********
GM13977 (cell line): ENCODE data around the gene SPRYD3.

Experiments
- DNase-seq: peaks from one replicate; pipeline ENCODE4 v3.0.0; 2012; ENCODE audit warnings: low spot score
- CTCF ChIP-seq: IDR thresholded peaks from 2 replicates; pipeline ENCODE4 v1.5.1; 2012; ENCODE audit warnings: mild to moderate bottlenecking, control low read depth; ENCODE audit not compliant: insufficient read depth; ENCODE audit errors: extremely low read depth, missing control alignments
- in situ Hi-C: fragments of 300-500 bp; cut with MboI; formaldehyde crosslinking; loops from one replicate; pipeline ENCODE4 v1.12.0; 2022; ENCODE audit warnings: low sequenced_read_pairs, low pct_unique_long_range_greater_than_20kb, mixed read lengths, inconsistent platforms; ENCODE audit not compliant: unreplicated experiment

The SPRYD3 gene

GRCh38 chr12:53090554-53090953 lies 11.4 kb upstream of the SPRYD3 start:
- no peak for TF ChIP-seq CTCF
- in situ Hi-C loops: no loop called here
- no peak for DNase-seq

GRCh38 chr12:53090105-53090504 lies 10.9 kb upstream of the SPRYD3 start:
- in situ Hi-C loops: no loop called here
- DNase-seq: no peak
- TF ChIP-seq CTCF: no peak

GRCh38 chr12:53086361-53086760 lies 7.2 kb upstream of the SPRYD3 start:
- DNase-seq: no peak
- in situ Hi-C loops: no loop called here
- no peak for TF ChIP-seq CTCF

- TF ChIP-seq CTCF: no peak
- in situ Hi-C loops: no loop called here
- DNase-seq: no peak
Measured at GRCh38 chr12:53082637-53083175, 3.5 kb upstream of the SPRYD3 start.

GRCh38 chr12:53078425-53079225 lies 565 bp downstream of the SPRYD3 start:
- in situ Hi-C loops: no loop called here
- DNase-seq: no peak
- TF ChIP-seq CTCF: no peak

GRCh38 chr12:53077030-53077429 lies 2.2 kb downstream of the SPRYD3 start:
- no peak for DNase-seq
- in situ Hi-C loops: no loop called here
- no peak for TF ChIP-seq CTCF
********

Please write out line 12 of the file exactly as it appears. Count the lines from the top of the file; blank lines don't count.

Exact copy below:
- in situ Hi-C loops: no loop called here